• The individual is providing care for a family member or a member of the individual’s household who has been diagnosed with COVID-19
  • A child or other person in the household for which the individual has primary caregiving responsibility is unable to attend school or another facility that is closed as a direct result of the COVID-19 public health emergency and such school or facility care is required for the individual to work
  • The individual is unable to reach the place of employment because of a quarantine imposed as a direct result of the COVID-19 public health emergency (including the Governor’s Stay Home, Save Lives Order).
  • The individual is unable to reach the place of employment because the individual has been advised by a health care provider to self-quarantine due to concerns related to COVID-19 (including high-risk individuals who have been advised by their health care provider to stay home to avoid exposure).
  • The individual was scheduled to commence employment and does not have a job or is unable to reach the job as a direct result of the COVID-19 public health emergency
  • The individual has become the breadwinner or major support for a household because the head of the household has died as a direct result of COVID-19
  • The individual has to quit his or her job as a direct result of COVID-19
  • The individual’s place of employment is closed as a direct result of the COVID-19 public health emergency.
  • The individual meets any additional criteria established by the Secretary for unemployment assistance under this section including:
    • an individual who works as an independent contractor with reportable income and is unemployed, partially employed, or unable or unavailable to work because the COVID-19 public health emergency has severely limited his or her ability to continue performing his or her customary work activities, and has thereby forced the individual to suspend such activities. This includes if an emergency state or municipal order restricting movement makes continued operations unsustainable and the independent contractor is forced to suspend operations as a result.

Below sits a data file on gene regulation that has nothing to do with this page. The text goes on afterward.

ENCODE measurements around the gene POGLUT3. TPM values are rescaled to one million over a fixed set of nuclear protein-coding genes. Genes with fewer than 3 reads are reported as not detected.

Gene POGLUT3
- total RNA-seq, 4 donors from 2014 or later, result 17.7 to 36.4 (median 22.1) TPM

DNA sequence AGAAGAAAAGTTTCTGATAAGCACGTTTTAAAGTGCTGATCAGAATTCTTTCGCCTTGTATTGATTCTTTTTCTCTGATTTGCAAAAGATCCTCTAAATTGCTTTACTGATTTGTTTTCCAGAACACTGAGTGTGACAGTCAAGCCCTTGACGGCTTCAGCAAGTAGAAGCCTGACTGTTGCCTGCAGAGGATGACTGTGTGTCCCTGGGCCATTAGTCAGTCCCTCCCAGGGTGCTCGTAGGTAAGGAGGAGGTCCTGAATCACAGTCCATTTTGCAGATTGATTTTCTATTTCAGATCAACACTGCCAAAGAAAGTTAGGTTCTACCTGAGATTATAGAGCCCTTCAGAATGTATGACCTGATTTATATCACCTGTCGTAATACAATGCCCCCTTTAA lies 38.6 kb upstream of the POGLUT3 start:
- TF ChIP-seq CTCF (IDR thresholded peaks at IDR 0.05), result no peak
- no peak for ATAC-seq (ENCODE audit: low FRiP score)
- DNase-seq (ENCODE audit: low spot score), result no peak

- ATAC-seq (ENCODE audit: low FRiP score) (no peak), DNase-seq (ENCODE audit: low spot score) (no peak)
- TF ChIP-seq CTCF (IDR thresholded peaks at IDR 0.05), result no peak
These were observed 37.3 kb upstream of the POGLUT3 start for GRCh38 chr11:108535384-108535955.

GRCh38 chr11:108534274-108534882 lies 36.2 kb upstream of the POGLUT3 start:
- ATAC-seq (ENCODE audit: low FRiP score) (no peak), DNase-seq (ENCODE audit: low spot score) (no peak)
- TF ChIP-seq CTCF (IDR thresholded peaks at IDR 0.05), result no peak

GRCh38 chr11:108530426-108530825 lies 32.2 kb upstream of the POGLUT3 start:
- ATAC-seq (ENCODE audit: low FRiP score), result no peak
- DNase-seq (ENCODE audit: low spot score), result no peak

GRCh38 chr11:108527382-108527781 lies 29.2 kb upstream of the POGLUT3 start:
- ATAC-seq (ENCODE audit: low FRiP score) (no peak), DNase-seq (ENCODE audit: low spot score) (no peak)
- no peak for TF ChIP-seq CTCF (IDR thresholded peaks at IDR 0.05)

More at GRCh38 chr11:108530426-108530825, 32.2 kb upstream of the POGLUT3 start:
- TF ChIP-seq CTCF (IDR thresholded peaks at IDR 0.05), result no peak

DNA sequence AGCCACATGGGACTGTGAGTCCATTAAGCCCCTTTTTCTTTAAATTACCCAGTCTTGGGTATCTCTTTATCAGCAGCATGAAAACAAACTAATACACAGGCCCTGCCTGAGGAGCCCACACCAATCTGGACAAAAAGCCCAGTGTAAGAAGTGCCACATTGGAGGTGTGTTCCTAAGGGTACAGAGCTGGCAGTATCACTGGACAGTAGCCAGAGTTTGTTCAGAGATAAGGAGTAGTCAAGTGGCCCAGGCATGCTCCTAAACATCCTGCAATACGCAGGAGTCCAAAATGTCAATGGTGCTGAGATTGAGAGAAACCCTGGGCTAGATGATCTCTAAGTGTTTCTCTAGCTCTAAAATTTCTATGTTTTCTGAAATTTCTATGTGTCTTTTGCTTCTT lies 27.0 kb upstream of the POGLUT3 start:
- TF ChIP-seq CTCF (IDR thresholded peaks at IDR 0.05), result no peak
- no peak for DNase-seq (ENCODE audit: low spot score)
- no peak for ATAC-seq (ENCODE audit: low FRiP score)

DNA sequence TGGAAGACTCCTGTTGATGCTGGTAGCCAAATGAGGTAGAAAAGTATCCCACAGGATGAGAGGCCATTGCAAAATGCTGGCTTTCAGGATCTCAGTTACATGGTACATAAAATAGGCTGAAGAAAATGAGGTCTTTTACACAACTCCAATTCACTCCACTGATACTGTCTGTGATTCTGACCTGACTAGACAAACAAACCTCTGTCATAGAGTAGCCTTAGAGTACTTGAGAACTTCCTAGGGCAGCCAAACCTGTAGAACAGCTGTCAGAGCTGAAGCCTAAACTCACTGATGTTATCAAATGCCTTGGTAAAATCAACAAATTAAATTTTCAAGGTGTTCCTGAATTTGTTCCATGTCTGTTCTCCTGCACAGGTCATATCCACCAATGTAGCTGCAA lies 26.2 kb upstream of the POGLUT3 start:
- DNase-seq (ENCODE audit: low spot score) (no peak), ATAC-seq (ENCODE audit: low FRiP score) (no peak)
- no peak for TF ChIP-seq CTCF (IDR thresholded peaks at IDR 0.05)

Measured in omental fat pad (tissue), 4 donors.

What if I qualify under the criteria but I didn’t earn any income in 2019?

According to the Department of Labor Guidance on this issue, if an individual has insufficient wages (or no wages) from employment or insufficient net income (or no net income) from self-employment in the applicable PUA base period (2019), the individual is entitled to the minimum PUA, if the individual meets the requirements under section 2102(a)(3)(A)(ii)(I) of the CARES Act-he or she must be unemployed, partially unemployed, or unable or unavailable to work because of one of the COVID-19 related reasons. The individual must have an attachment to the labor market and must have experienced a loss of wages and hours or was unable to start employment following a bona fide job offer.

I am self-employed and still operating, but my business has significantly slowed because of COVID-19. Am I eligible for PUA?

Yes. An independent contractor may be eligible for PUA if he or she is unemployed, partially unemployed, or unable or unavailable to work because of one of the COVID-19 related reasons listed in section 2102(a)(3)(A)(ii)(I) of the CARES Act. This includes an independent contractor who experiences a significant diminution of work as a result of COVID-19.  If you are receiving insurance payments for your business, or you receive payment to your business for work performed in other weeks, please report those on your weekly claims. While you may still be eligible, any business income can impact how much you are eligible to receive under PUA.

If I can still work from home can I receive unemployment benefits?

PUA is generally not payable to individuals who have the ability to telework with pay.  However, if you are teleworking but COVID-19 has significantly reduced your hours and income, you may be eligible for some amount of benefit.

If I’m receiving PUA based on the need to stay home with my child whose school is closed, will I receive these benefits once the school year ends?

Once the school year ends the school will no longer be considered closed for COVID-19 reasons and this will no longer be a qualifying reason to collect unemployment.  However, if your child’s day care is also closed in the summer because of COVID-19 and you must stay home to care for your child, you would still be eligible.

If I qualify for unemployment benefits based on one of the enumerated qualifying circumstance above, but then my circumstances change and I no longer qualify that reason, but instead I qualify for a different reason enumerated above, can I still continue receive benefits?

Yes, as long as when you file your weekly claim you indicate that you qualify under one of the qualifying circumstances.